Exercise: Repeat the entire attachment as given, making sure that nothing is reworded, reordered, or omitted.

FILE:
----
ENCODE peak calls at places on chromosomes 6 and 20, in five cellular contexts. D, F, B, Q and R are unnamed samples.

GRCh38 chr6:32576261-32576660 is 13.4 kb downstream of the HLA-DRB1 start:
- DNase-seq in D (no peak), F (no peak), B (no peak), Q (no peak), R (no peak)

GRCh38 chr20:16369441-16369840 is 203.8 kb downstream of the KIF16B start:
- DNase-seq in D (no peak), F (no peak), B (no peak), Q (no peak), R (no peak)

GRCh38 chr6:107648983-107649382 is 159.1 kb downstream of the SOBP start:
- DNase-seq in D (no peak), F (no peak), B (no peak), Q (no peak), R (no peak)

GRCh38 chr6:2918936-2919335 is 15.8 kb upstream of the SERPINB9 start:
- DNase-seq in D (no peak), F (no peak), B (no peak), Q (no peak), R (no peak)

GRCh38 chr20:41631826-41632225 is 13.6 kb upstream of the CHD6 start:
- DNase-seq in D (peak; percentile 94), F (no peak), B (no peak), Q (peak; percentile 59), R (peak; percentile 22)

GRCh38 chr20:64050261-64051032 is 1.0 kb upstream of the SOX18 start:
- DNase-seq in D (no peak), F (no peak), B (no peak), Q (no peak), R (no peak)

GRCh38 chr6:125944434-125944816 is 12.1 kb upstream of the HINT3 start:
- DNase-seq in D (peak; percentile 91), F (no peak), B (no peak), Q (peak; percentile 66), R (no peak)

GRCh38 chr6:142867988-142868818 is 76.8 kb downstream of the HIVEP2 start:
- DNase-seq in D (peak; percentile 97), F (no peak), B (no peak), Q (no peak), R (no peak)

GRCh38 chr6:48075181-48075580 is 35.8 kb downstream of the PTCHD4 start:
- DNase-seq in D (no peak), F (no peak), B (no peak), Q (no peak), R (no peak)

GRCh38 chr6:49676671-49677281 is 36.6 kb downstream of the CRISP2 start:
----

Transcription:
ENCODE peak calls at places on chromosomes 6 and 20, in five cellular contexts. D, F, B, Q and R are unnamed samples.

GRCh38 chr6:32576261-32576660 is 13.4 kb downstream of the HLA-DRB1 start:
- DNase-seq in D (no peak), F (no peak), B (no peak), Q (no peak), R (no peak)

GRCh38 chr20:16369441-16369840 is 203.8 kb downstream of the KIF16B start:
- DNase-seq in D (no peak), F (no peak), B (no peak), Q (no peak), R (no peak)

GRCh38 chr6:107648983-107649382 is 159.1 kb downstream of the SOBP start:
- DNase-seq in D (no peak), F (no peak), B (no peak), Q (no peak), R (no peak)

GRCh38 chr6:2918936-2919335 is 15.8 kb upstream of the SERPINB9 start:
- DNase-seq in D (no peak), F (no peak), B (no peak), Q (no peak), R (no peak)

GRCh38 chr20:41631826-41632225 is 13.6 kb upstream of the CHD6 start:
- DNase-seq in D (peak; percentile 94), F (no peak), B (no peak), Q (peak; percentile 59), R (peak; percentile 22)

GRCh38 chr20:64050261-64051032 is 1.0 kb upstream of the SOX18 start:
- DNase-seq in D (no peak), F (no peak), B (no peak), Q (no peak), R (no peak)

GRCh38 chr6:125944434-125944816 is 12.1 kb upstream of the HINT3 start:
- DNase-seq in D (peak; percentile 91), F (no peak), B (no peak), Q (peak; percentile 66), R (no peak)

GRCh38 chr6:142867988-142868818 is 76.8 kb downstream of the HIVEP2 start:
- DNase-seq in D (peak; percentile 97), F (no peak), B (no peak), Q (no peak), R (no peak)

GRCh38 chr6:48075181-48075580 is 35.8 kb downstream of the PTCHD4 start:
- DNase-seq in D (no peak), F (no peak), B (no peak), Q (no peak), R (no peak)

GRCh38 chr6:49676671-49677281 is 36.6 kb downstream of the CRISP2 start: